Happy Tears.


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Remember when the whole “Ellen DeGeneres and her Dog” fiasco happened? A re-cap in case you missed it:

Talk show host/ love-of-my-life-if-I-were-gay Ellen DeGeneres had adopted a dog and given it away to a young girl and her family, only to find out she’d breached the contract of her adoption by giving the dog to new owners.  The adoption agency paid a visit to the home of the young girl and her family to whom Ellen had given the dog and reclaimed the puppy, saying it was now property of the agency since Ellen wasn’t technically allowed to give the dog to another family.  The next day on her show, Ellen graced her live audience and millions of TV viewers around the world sobbing in tears.  Explaining what had happened and that she was desperately fighting to get the agency to return the dog to the sweet and now very sad recipient of her pup, she made no apologies for her expression of grief, saying that it just wouldn’t be “her” to act like she was happy when she was feeling so upset. Here’s the actual clip:

I was in awe when I watched this – perhaps because if I were to grace an audience of millions everyday and be that authentic, there would probably be a lot more tear-filled episodes of my show than just the one that Ellen has had. To share who we are with the world, to observe courageous vulnerability as sociologist Brene Brown refers to it, can be a very tall order.   Ellen has always moved me with her courage, and the way she has used it to set other people free.  As a friend of mine put it recently, she gave the gift of saying “Hey. Me too.”

In a world that says “be yourself, except don’t,” I think we’re all feeling that desire to hear “me, too” in some way. It was recently that I realized the only people who I tend to compare myself with and think I need to “be more like” are people who I’ve only met once … or people who I don’t know very well.

In walking around the world recently, I’ve done my best to keep an eye out not for what’s different between me and everyone else, but for what’s the same.  It turns out I always lose in the game of comparing my insides to other people’s outsides, but in being myself – or being faced with others doing the same – I find that I’ve given and received more gifts than I could possibly pay back in return.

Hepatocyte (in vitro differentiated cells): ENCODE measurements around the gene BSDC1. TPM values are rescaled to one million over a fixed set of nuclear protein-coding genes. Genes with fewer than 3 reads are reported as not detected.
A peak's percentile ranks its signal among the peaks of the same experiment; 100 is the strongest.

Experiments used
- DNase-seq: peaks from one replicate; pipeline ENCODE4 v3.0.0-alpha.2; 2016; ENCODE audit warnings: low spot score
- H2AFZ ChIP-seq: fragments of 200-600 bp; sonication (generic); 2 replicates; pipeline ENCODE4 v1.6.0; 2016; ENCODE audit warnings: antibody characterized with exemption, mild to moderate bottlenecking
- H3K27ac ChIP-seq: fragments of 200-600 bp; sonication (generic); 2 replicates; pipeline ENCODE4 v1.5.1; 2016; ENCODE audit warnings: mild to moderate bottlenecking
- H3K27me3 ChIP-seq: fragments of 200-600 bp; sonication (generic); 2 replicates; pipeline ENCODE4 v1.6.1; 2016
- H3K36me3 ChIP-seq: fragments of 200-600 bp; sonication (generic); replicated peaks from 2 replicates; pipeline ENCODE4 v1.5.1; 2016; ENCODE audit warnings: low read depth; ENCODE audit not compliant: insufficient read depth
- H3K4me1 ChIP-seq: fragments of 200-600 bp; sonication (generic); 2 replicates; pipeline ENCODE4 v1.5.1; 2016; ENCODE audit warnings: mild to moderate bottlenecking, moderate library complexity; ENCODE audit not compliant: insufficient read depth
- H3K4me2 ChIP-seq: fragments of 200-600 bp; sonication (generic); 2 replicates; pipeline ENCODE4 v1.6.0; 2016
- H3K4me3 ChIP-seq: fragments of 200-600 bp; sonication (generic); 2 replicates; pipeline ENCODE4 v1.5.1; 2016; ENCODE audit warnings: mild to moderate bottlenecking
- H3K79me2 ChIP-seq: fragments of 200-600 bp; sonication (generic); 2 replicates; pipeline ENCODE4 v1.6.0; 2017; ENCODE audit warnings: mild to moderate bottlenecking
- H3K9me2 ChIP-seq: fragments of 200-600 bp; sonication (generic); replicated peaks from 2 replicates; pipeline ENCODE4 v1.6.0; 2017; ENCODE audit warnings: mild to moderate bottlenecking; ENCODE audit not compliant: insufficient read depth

The (fabulous) Family Jewels

Get your mind out of the gutter.  Not those … I’m talking about the Sisco/Berluti family jewels.

I am thrilled to announce that I’ve recently begun doing photography for a fantastic jewelry company known as Sisco + Berluti.  Lisa Sisco and Carolyn Berluti are sisters from a big italian family who began beading bracelets from their home to quench a creative thirst.  Now, their hugely successful company has been featured in O Magazine, INStyle, on the set of Gossip Girl, and on the arms of an extensive list of celebrities from Jessica Alba to Miley Cyrus.  Stay tuned for photos and updates of my work with them, and in the meantime, check out their site to score some fabulous jewels of your own:


My fab new stack!

People Profile: Lindsey O’Connor

Lindsey O’Connor, EPHAS’ most recent co-op. Photo CC Laura Max Nelson.

As many of you know, I started this blog as part of an assignment for a class at Northeastern University with Media Nation blogger and Professor Dan Kennedy.  Over the course of that semester, I had the honor of getting to know my classmate and “green queen” Lindsey O’Connor.  We caught up earlier today at Boston’s eco-friendly Pavement Coffee House where she told me all about her most recent ventures, including how she’s planning on changing the world one bite, and even one photo at a time. Lindsey, who has a smile you can spot from a mile away, just scored a position with Every Person Has a Story (EPHAS). EPHAS, a non-profit company which puts cameras in the hands of underprivaged children to spread first-hand perspective on their day-to-day lives, resonates with her intention to authentically share people’s stories and make the world a better place:

“What makes me excited about working there is that I’m very passionate about empowering people. By empowering people, that’s how you really create positive change,” she says. “I feel like the more we raise awareness about other cultures and other people, we’ll soon realize that we’re all human and we’re all the same and we should all just get along.”

Lindsey studies journalism at Northeastern, but while her major hasn’t changed, her focus has shifted.  When it comes to applying her skills, she says it’s more about empowering people to have a voice rather than trying to be their voice.